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Hi!  Here are some details about myself:
My name is: Jeff Robson
My e-mail address:
I have a home page at: www.accessanalytic.com.au   | Is this Link Broken?
My occupation (when I'm not doing puppets!) is: Business owner: financial modeling, management reporting, & training
My approximate age is: 45
I live in the state of: WA
... in the country of: Australia
My photo: Jeff Robson
Here's some information about my church or puppetry organisation:
My organisation's name is:
My organisation's website is at:
Some of My Puppetry Background
Q: Why do you write puppet scripts? What motivates you?
Puppets are my favourite because they are: great fun, a great place to start, engaging, liberating, creative, extreme, and above all, they're an excellent way to teach very important principles.
Q: Tell us about your church or puppet organisation.
I previously worked in Children's Ministry for 23 years but left the church in 2000 & am now an atheist.

There was no specific event that caused me to leave. Following a lot of research, I decided that Christianity and religion in general can't possibly be true. It's just too ridiculous!

If you want more information about the reasons behind this view, please visit https://www.dropbox.com/s/8w7j16wrrgmyot6/why_there_is_no_god__simple_responses_to_20_common_arguments_for_the_existence_of_god%20%281%29.pdf?dl=0
Q: How did you get started in puppets and what attracted you to this area?
I've always been attracted to puppets and used to play around with my hand in a sock (or not) long before I even touched a real puppet.

I love the idea of being able to bring a toy to life! Doesn't everyone have toys that speak to them? :-)

I started by mucking around with socks etc then one day, I tried it with a real puppet ... and here we are today, many years later with Puppet Resources!
Q: Where does your inspiration come from to write puppet scripts?
I get inspiration from a lot of different areas: from the kids themselves, from TV and movie characters, and sometimes from real life experiences.

I guess the characters in my scripts are often a lot like characters who are my favourites outside the puppet stage. As such, anyone reading my scripts will probably see quite a few similarities to Monty Python skits and John Cleese, Basil Fawlty types of characters.

Is that a good thing? I don't know! :-) I'm not a puppet author ... I'm just a very naughty boy! :-)
Q: What advice would you give to someone just starting out in puppetry?
I really encourage people who are thinking about having a go with puppets to do just that ... have a go!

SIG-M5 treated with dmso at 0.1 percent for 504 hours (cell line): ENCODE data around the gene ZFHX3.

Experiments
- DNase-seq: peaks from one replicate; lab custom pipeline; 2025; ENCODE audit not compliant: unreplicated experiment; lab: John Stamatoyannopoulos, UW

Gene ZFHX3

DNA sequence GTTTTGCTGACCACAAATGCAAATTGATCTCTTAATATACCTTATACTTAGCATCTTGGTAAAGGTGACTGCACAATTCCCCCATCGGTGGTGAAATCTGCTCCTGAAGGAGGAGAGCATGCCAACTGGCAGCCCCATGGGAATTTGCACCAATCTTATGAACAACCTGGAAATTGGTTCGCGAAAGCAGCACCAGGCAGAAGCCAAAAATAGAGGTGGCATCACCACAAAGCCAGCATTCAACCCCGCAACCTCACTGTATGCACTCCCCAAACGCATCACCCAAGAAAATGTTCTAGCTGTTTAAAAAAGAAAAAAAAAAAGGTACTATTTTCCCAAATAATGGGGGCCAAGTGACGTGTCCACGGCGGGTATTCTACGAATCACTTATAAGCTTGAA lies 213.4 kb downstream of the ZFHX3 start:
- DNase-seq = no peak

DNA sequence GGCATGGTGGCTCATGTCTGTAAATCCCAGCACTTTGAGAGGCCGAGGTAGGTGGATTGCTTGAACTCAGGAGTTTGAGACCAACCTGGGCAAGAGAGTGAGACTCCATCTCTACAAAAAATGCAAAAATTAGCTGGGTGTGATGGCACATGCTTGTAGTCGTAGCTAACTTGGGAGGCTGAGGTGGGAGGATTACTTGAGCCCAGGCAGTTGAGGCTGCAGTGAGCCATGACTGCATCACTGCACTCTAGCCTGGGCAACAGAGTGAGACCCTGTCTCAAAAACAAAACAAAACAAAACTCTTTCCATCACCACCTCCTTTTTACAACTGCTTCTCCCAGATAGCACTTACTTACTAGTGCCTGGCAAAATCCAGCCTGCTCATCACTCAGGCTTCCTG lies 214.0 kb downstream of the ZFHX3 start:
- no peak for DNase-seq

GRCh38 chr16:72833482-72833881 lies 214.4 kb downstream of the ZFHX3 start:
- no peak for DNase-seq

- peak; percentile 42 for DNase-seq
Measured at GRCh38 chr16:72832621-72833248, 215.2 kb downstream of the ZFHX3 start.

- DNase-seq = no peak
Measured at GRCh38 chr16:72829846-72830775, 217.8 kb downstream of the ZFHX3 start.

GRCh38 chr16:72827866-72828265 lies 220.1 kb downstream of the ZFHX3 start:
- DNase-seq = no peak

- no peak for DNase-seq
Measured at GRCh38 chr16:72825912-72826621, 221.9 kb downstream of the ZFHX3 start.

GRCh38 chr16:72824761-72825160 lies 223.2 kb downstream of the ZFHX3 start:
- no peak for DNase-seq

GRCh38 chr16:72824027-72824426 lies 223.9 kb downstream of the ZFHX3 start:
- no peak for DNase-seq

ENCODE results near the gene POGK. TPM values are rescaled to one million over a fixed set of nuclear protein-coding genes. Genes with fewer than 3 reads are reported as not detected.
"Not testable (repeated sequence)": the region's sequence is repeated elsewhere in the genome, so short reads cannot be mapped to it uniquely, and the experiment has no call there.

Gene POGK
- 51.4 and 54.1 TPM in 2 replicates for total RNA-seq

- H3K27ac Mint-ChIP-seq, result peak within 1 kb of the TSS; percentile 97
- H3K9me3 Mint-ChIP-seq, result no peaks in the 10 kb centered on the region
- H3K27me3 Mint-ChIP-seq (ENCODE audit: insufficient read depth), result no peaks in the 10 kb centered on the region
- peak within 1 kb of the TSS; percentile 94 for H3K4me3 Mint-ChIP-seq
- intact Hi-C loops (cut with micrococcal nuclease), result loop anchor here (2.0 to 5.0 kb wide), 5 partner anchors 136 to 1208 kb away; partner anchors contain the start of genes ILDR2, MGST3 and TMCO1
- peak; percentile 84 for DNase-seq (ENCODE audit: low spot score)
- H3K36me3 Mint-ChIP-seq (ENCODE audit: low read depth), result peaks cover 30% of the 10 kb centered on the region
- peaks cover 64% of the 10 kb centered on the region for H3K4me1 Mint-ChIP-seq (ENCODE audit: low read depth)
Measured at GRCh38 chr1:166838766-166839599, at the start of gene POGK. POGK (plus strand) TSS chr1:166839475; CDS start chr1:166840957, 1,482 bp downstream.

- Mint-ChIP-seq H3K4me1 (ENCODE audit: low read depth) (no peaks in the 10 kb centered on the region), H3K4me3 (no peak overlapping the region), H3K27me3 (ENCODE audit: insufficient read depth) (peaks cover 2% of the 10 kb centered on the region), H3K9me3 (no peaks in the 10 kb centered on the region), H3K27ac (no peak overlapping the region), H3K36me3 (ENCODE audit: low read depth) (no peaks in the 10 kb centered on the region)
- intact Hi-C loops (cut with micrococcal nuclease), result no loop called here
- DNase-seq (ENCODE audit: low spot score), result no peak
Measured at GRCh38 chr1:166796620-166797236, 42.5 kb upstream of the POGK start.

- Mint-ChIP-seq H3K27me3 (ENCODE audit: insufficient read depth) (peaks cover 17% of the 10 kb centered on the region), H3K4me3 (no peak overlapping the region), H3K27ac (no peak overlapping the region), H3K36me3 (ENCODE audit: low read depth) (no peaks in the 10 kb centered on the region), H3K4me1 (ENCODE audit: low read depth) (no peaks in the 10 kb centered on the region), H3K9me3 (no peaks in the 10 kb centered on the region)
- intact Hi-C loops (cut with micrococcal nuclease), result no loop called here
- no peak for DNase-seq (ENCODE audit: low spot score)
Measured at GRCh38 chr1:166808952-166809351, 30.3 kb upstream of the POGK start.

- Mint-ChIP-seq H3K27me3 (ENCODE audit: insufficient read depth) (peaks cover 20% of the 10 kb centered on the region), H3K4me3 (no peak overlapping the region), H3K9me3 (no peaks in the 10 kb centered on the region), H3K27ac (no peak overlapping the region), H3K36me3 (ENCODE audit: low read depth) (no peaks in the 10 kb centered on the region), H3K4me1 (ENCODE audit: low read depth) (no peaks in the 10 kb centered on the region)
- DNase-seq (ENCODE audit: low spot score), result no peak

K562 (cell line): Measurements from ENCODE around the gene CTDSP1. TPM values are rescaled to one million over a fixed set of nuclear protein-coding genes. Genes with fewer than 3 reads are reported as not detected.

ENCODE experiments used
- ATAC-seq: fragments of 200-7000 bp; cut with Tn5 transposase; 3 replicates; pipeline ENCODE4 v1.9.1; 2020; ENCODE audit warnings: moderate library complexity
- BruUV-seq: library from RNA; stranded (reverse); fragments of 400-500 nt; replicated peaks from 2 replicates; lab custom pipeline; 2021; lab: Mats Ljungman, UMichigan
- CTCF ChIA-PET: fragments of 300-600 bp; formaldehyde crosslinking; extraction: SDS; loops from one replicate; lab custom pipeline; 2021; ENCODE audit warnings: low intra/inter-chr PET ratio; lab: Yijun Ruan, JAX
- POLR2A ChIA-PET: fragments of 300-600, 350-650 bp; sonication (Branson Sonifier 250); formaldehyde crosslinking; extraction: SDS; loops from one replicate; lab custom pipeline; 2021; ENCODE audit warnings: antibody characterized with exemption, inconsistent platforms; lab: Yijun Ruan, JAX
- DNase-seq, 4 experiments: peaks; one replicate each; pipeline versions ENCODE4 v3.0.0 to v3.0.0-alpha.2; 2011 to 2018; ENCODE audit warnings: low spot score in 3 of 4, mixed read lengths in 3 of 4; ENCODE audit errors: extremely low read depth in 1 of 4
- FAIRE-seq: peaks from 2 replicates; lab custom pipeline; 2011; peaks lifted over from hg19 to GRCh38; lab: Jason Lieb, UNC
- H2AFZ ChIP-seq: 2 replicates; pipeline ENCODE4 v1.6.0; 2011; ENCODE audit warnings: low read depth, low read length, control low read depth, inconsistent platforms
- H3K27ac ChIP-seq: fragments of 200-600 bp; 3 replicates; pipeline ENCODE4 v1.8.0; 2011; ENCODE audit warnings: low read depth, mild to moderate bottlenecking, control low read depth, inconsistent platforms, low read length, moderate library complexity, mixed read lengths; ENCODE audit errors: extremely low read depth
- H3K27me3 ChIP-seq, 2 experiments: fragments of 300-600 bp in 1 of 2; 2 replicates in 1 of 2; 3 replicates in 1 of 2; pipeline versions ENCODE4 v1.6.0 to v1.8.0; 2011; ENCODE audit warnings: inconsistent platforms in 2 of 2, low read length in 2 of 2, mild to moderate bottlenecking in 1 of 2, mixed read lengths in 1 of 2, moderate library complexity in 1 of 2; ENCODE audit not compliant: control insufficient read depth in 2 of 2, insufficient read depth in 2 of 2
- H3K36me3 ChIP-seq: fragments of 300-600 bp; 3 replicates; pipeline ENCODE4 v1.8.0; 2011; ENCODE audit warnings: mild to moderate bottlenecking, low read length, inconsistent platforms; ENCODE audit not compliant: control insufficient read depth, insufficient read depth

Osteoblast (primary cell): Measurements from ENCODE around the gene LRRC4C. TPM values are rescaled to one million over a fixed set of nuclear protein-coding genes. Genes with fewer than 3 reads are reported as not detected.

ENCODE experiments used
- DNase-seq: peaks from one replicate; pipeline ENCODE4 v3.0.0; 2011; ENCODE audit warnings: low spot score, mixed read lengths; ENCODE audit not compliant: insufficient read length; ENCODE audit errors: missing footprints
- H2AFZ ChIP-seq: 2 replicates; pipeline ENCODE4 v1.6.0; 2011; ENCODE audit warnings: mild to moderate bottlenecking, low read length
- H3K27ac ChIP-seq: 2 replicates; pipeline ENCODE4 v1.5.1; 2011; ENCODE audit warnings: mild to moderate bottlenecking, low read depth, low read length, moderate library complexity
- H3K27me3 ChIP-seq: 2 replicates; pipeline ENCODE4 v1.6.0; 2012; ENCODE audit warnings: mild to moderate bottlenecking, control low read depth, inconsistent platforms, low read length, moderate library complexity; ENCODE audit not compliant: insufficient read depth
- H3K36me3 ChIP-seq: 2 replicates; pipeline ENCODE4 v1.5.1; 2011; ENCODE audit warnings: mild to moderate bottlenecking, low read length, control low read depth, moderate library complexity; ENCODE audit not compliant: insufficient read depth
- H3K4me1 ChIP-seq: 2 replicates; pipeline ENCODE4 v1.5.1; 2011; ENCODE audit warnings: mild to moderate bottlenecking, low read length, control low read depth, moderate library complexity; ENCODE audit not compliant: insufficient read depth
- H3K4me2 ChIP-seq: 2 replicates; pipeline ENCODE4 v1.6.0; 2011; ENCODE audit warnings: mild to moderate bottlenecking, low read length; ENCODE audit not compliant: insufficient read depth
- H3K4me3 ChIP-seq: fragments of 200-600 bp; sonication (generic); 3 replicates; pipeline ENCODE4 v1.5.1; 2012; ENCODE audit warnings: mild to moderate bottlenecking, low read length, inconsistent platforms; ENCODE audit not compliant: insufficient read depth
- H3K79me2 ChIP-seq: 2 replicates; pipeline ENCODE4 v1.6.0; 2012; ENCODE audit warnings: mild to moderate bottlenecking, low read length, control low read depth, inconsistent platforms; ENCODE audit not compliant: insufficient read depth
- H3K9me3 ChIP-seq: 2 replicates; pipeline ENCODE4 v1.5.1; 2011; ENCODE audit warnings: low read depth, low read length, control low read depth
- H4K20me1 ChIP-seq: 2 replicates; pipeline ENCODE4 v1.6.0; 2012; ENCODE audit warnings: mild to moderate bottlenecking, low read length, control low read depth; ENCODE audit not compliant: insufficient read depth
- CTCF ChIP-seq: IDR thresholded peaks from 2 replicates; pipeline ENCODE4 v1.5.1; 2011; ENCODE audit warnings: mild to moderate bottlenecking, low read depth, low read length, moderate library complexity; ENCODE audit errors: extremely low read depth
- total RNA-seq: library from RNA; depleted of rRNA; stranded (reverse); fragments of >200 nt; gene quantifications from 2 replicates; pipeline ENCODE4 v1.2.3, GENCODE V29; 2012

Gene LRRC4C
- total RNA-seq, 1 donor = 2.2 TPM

Puppets are one of those things that kids love even before you say anything - so you're already halfway there!

While the expensive Muppet-style puppets are great, you don't necessarily need to use these as kids can imagine anything with just a sock or a glove over your hand with a couple of eyes drawn/stuck on.

The main thing is practice, practice, practice - especially mouth movements as this is an area people often seem to find difficult.

New puppeteers often have a tendency to forget to move the puppet's mouth, or to close the mouth on each syllable (rather than open it).

You could even start off with a puppet that doesn't talk (eg a baby, or an animal). This allows you to concentrate on getting the movements and gestures right and then you can move on to words later.

We have a little baby puppet ("Dill" from the Rug Rats) who comes in on a regular basis and never says a word (except in the ear of the teacher) ... yet he is incredibly popular with the kids for his hugs, sucking his thumb, throwing things out of his baby basket, waving etc.

So bottom line ... have a go and practice!
Q: Who are your favourite puppet characters and what do you like about them?
Well, of the puppets I use, my favourite puppet character would have to be Dill (refer previous question). He's such a loving, yet cheeky little puppet that gets up to so much mischief ... I certainly can't control him any more! :-)

Of other puppets I've seen, it's hard to go past the Muppets and Sesame St for their professionalism, character development, puppet skills and storyline.

On those shows, my favourite characters were Gonzo (because he was the little crazy guy), Dr Bob (because I love his sense of humour - or lack thereof), and the Swedish Chef (an absolutely unforgettable character).
Q: What are the most important qualities in great puppet scripts?
For me, I like a puppet script that has:

1. Humour for the whole audience (that includes both adults and kids). That's what people like Disney, Pixar, and the Muppets do. Although they produce stuff for kids, there is plenty in their productions that is for adults too. I like trying to surprise the adults as well as the kids.

2. An interesting story. I think sometimes, we get too caught up in what we're trying to teach that we forget to tell a good story that relates to the kids. I often wonder how kids would rate the scripts on this site? I'm guessing they probably wouldn't rate them the same way the adults would!

3. We need to make a connection with our audience and if we don't do that, the whole thing is a waste of time. In one sense, we're competing against all the other exciting things kids see on TV and computer games. The people who produce those do extensive research on how to connect with kids and if we're not connecting in a relevant way when we're talking to them about important things, they might miss the point!

I'm not saying all my scripts achieve all these - but that's what I'm aiming for.
Q: What would you do if you were a puppet?
I'd travel the world, making kids and adults laugh everywhere.
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